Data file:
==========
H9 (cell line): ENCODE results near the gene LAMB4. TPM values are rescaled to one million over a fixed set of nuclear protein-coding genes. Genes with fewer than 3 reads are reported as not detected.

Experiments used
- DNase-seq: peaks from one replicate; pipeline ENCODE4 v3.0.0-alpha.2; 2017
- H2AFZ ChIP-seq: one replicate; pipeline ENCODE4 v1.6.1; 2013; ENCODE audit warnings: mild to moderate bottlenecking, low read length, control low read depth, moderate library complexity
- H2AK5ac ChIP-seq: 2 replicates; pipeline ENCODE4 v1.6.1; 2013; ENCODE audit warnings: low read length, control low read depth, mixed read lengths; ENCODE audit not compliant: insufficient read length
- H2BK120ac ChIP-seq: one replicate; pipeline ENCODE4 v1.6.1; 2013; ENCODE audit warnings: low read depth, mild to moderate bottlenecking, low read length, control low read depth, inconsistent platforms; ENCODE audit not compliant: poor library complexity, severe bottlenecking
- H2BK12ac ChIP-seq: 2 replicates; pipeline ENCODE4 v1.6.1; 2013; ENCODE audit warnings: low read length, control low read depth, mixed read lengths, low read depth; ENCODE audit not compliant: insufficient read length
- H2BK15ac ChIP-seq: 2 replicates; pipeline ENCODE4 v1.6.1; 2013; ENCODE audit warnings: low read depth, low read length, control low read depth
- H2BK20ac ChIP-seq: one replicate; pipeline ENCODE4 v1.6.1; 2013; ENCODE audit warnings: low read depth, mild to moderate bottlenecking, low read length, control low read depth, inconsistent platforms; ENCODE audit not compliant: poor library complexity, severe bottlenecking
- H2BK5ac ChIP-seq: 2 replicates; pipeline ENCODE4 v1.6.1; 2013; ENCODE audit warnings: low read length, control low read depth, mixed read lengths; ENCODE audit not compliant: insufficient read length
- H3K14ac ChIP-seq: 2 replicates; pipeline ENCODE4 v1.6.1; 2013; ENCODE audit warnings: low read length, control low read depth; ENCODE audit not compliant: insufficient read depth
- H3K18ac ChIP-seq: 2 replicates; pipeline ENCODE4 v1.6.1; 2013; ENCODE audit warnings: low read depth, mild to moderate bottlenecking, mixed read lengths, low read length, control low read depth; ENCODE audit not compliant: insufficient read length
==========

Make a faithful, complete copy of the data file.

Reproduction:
H9 (cell line): ENCODE results near the gene LAMB4. TPM values are rescaled to one million over a fixed set of nuclear protein-coding genes. Genes with fewer than 3 reads are reported as not detected.

Experiments used
- DNase-seq: peaks from one replicate; pipeline ENCODE4 v3.0.0-alpha.2; 2017
- H2AFZ ChIP-seq: one replicate; pipeline ENCODE4 v1.6.1; 2013; ENCODE audit warnings: mild to moderate bottlenecking, low read length, control low read depth, moderate library complexity
- H2AK5ac ChIP-seq: 2 replicates; pipeline ENCODE4 v1.6.1; 2013; ENCODE audit warnings: low read length, control low read depth, mixed read lengths; ENCODE audit not compliant: insufficient read length
- H2BK120ac ChIP-seq: one replicate; pipeline ENCODE4 v1.6.1; 2013; ENCODE audit warnings: low read depth, mild to moderate bottlenecking, low read length, control low read depth, inconsistent platforms; ENCODE audit not compliant: poor library complexity, severe bottlenecking
- H2BK12ac ChIP-seq: 2 replicates; pipeline ENCODE4 v1.6.1; 2013; ENCODE audit warnings: low read length, control low read depth, mixed read lengths, low read depth; ENCODE audit not compliant: insufficient read length
- H2BK15ac ChIP-seq: 2 replicates; pipeline ENCODE4 v1.6.1; 2013; ENCODE audit warnings: low read depth, low read length, control low read depth
- H2BK20ac ChIP-seq: one replicate; pipeline ENCODE4 v1.6.1; 2013; ENCODE audit warnings: low read depth, mild to moderate bottlenecking, low read length, control low read depth, inconsistent platforms; ENCODE audit not compliant: poor library complexity, severe bottlenecking
- H2BK5ac ChIP-seq: 2 replicates; pipeline ENCODE4 v1.6.1; 2013; ENCODE audit warnings: low read length, control low read depth, mixed read lengths; ENCODE audit not compliant: insufficient read length
- H3K14ac ChIP-seq: 2 replicates; pipeline ENCODE4 v1.6.1; 2013; ENCODE audit warnings: low read length, control low read depth; ENCODE audit not compliant: insufficient read depth
- H3K18ac ChIP-seq: 2 replicates; pipeline ENCODE4 v1.6.1; 2013; ENCODE audit warnings: low read depth, mild to moderate bottlenecking, mixed read lengths, low read length, control low read depth; ENCODE audit not compliant: insufficient read length